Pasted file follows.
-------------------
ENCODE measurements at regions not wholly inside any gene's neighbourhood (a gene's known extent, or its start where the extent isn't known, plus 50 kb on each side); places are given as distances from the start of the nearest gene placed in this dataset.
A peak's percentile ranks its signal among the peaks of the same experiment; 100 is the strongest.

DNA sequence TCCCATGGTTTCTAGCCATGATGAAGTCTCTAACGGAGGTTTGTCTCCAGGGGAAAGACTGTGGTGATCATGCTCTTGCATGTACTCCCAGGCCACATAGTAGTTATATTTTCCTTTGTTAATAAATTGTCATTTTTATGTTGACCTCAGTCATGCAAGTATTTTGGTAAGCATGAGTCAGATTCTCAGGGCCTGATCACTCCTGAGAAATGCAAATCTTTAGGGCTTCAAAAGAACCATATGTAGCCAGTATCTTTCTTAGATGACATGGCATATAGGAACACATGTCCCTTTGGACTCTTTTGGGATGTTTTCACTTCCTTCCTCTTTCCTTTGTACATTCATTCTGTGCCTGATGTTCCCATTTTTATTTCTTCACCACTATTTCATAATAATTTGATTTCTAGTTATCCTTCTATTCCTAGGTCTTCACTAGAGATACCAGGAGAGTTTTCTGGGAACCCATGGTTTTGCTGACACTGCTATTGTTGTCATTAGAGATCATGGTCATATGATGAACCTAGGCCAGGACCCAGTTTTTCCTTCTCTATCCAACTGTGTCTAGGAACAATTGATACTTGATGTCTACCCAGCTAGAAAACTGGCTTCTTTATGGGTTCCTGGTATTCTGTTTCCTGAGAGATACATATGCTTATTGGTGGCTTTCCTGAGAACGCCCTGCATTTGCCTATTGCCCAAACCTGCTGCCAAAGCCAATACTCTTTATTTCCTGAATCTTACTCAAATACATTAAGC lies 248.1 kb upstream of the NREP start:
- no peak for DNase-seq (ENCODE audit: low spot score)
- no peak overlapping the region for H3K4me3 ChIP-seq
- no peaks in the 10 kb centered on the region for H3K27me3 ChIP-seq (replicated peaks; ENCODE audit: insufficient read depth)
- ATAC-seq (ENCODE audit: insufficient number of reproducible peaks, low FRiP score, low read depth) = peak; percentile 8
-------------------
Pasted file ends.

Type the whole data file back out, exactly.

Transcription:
ENCODE measurements at regions not wholly inside any gene's neighbourhood (a gene's known extent, or its start where the extent isn't known, plus 50 kb on each side); places are given as distances from the start of the nearest gene placed in this dataset.
A peak's percentile ranks its signal among the peaks of the same experiment; 100 is the strongest.

DNA sequence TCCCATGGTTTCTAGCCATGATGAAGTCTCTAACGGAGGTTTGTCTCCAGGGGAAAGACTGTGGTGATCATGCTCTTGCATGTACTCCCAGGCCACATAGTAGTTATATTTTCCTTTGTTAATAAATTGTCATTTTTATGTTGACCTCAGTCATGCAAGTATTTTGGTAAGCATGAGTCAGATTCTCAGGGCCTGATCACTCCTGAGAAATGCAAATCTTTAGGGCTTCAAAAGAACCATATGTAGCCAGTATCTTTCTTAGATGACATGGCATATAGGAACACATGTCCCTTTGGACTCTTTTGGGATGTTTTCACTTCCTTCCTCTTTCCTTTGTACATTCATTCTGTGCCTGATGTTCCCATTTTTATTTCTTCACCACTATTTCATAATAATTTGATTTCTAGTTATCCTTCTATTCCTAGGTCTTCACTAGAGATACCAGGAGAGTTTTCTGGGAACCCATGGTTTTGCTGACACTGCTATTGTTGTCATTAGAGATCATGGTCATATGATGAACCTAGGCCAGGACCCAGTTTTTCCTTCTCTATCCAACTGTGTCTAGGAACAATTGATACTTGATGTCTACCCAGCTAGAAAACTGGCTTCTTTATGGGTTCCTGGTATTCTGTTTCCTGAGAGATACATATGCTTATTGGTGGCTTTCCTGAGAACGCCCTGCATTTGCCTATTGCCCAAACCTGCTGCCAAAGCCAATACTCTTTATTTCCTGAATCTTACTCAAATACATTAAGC lies 248.1 kb upstream of the NREP start:
- no peak for DNase-seq (ENCODE audit: low spot score)
- no peak overlapping the region for H3K4me3 ChIP-seq
- no peaks in the 10 kb centered on the region for H3K27me3 ChIP-seq (replicated peaks; ENCODE audit: insufficient read depth)
- ATAC-seq (ENCODE audit: insufficient number of reproducible peaks, low FRiP score, low read depth) = peak; percentile 8